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Caterers are rising to the back-to-school challenge of pupils who are now used to having food and drink when they want, whenever they want.
How can foodservice operators encourage children to get back into the routine of eating at set times at school, after the freedom of potential grazing when they choose at home? Caterers are rising to the challenge, writes Sheila Eggleston.
On 8th March 2021, children returned to school, many with the fanfare of balloons and streamers awaiting them – much to the relief of families and school authorities. While welcome, this environment is far from the pre-COVID norm. Up until then in 2020, only vulnerable and key worker children were allowed to attend schools, but now the doors are open to all across England, with Scotland following suit after the Easter holidays.
As explained by Stephen Forster, national chair for Lead Association for Caterers in Education (LACA), in an interview with Public Sector Catering magazine at the end of the previous lockdown in September: “No one could have anticipated the magnitude of the Coronavirus crisis, which seems to have derailed everything that we have seen in our normal way of life, let alone the impact on our services we provide to children and families.”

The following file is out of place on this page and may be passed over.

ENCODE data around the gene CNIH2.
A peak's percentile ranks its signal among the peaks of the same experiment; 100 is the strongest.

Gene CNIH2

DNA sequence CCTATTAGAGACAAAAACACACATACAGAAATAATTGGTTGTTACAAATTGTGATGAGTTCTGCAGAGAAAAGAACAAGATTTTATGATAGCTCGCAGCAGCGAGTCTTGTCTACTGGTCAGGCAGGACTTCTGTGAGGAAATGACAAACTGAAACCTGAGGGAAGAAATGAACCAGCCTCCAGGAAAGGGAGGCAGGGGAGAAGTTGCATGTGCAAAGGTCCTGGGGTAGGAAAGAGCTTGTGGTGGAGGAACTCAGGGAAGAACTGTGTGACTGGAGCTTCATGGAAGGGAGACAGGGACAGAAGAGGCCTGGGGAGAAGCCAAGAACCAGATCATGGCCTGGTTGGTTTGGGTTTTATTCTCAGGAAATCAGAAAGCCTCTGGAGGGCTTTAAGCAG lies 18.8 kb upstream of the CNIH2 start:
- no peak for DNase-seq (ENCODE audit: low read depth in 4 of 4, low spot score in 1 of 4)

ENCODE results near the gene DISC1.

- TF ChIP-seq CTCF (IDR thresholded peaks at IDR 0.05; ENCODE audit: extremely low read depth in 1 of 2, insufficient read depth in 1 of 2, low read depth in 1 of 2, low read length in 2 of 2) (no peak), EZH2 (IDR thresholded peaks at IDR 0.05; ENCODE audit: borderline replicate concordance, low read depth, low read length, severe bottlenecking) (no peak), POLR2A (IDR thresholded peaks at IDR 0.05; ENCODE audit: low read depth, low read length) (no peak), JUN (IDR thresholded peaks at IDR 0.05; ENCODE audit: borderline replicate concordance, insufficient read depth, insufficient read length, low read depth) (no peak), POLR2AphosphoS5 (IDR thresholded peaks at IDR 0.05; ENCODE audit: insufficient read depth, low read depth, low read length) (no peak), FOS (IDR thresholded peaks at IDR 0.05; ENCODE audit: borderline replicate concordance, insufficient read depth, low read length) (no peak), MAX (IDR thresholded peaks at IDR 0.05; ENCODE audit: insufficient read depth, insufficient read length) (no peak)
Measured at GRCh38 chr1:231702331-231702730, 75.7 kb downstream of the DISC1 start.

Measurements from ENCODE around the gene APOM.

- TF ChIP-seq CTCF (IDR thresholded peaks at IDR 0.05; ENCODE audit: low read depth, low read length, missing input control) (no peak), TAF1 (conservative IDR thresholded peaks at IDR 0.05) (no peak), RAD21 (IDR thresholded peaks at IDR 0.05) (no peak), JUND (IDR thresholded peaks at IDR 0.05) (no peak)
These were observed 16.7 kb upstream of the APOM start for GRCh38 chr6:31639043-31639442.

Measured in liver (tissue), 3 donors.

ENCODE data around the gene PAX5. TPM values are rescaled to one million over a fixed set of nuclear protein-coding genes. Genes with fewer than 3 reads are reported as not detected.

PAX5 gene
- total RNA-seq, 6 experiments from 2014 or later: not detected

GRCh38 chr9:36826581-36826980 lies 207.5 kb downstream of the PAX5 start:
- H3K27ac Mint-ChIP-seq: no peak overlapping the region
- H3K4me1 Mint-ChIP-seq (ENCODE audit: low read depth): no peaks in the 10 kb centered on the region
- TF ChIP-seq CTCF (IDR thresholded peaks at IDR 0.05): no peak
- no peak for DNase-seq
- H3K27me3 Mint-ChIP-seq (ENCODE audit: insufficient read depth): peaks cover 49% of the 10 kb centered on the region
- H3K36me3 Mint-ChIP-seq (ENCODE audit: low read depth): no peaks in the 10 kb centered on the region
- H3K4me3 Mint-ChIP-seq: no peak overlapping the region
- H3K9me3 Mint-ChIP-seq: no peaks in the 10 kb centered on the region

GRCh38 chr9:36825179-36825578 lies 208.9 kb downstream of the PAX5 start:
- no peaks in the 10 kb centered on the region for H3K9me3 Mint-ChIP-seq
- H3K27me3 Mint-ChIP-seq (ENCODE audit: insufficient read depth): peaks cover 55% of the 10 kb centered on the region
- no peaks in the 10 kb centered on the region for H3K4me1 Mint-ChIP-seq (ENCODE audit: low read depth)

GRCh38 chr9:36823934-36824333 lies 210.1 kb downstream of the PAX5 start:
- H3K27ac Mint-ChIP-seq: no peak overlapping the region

Social distancing will likely continue for some time, affecting the way food is served, and it is important to ensure that parents are reassured that the food served in schools is safe
With schools tasked to find ways to allow their young people to eat safely, this means the introduction of further rules. At the forefront – avoiding queues, social distancing in dining rooms or classrooms where food is delivered, and restricting children moving around to avoid year group bubbles mixing. However, on the bright side, socially distanced outdoor dining is a possibility in the summer term
LACA continues to be proactive in helping schools to get back on track. In autumn 2020, it launched its Hot’ober campaign to get school children eating hot food again as many caterers had turned to cold food for those children attending e.g., sandwiches to help with stock levels and fluctuating numbers.
Now, it has launched its Marching Back to School campaign, which runs along similar lines, to encourage children back into eating hot meals and help facilitate the return of hot lunches as soon as everyone feels it’s safe, and also efficient, to so do. For free resources on the campaign, visit: www.thegreatschoollunch.co.uk/resources